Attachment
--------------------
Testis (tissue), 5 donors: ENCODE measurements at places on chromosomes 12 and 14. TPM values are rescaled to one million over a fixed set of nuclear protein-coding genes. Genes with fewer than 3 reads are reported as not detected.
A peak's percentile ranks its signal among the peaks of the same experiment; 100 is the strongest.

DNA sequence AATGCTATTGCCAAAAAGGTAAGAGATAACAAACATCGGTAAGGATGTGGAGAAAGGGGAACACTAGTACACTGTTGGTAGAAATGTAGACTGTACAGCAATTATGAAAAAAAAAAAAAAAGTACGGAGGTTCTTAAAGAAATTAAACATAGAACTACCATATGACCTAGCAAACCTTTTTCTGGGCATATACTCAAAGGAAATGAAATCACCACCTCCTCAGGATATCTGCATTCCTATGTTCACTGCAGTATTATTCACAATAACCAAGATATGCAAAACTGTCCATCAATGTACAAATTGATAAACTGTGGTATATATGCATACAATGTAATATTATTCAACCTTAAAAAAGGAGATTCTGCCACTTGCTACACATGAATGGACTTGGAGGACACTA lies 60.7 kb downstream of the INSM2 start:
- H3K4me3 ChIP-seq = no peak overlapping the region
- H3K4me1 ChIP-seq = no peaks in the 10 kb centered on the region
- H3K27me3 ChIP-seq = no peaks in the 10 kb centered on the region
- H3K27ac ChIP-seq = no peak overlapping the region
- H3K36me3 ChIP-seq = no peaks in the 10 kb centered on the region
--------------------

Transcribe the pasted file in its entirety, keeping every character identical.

Testis (tissue), 5 donors: ENCODE measurements at places on chromosomes 12 and 14. TPM values are rescaled to one million over a fixed set of nuclear protein-coding genes. Genes with fewer than 3 reads are reported as not detected.
A peak's percentile ranks its signal among the peaks of the same experiment; 100 is the strongest.

DNA sequence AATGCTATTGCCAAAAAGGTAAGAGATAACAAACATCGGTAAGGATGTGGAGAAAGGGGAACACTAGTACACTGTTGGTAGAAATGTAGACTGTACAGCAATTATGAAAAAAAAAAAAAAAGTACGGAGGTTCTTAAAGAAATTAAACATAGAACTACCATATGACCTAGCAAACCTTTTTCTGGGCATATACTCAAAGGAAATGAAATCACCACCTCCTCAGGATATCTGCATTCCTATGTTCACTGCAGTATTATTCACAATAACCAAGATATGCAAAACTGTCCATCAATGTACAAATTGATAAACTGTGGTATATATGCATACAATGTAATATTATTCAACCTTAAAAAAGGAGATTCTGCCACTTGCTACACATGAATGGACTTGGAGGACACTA lies 60.7 kb downstream of the INSM2 start:
- H3K4me3 ChIP-seq = no peak overlapping the region
- H3K4me1 ChIP-seq = no peaks in the 10 kb centered on the region
- H3K27me3 ChIP-seq = no peaks in the 10 kb centered on the region
- H3K27ac ChIP-seq = no peak overlapping the region
- H3K36me3 ChIP-seq = no peaks in the 10 kb centered on the region